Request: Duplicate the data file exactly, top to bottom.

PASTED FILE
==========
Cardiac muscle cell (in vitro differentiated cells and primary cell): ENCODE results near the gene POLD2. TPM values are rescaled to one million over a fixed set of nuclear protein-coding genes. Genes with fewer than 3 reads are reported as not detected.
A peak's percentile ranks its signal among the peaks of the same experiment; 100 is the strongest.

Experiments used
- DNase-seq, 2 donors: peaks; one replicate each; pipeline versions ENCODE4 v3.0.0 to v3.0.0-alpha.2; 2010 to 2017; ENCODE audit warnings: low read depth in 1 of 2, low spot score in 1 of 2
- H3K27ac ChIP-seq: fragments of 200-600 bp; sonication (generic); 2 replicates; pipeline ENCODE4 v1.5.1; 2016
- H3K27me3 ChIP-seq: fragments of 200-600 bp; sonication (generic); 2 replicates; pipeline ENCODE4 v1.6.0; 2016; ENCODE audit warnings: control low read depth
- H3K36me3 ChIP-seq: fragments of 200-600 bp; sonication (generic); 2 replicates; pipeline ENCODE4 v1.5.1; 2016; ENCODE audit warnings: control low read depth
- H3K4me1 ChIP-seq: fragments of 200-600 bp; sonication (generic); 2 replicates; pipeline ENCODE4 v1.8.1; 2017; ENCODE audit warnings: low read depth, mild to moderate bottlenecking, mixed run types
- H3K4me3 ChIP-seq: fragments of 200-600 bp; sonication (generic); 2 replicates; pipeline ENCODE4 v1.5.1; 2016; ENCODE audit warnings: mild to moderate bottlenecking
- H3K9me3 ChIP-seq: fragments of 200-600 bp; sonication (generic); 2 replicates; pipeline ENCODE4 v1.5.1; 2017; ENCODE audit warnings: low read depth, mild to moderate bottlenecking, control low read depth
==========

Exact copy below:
Cardiac muscle cell (in vitro differentiated cells and primary cell): ENCODE results near the gene POLD2. TPM values are rescaled to one million over a fixed set of nuclear protein-coding genes. Genes with fewer than 3 reads are reported as not detected.
A peak's percentile ranks its signal among the peaks of the same experiment; 100 is the strongest.

Experiments used
- DNase-seq, 2 donors: peaks; one replicate each; pipeline versions ENCODE4 v3.0.0 to v3.0.0-alpha.2; 2010 to 2017; ENCODE audit warnings: low read depth in 1 of 2, low spot score in 1 of 2
- H3K27ac ChIP-seq: fragments of 200-600 bp; sonication (generic); 2 replicates; pipeline ENCODE4 v1.5.1; 2016
- H3K27me3 ChIP-seq: fragments of 200-600 bp; sonication (generic); 2 replicates; pipeline ENCODE4 v1.6.0; 2016; ENCODE audit warnings: control low read depth
- H3K36me3 ChIP-seq: fragments of 200-600 bp; sonication (generic); 2 replicates; pipeline ENCODE4 v1.5.1; 2016; ENCODE audit warnings: control low read depth
- H3K4me1 ChIP-seq: fragments of 200-600 bp; sonication (generic); 2 replicates; pipeline ENCODE4 v1.8.1; 2017; ENCODE audit warnings: low read depth, mild to moderate bottlenecking, mixed run types
- H3K4me3 ChIP-seq: fragments of 200-600 bp; sonication (generic); 2 replicates; pipeline ENCODE4 v1.5.1; 2016; ENCODE audit warnings: mild to moderate bottlenecking
- H3K9me3 ChIP-seq: fragments of 200-600 bp; sonication (generic); 2 replicates; pipeline ENCODE4 v1.5.1; 2017; ENCODE audit warnings: low read depth, mild to moderate bottlenecking, control low read depth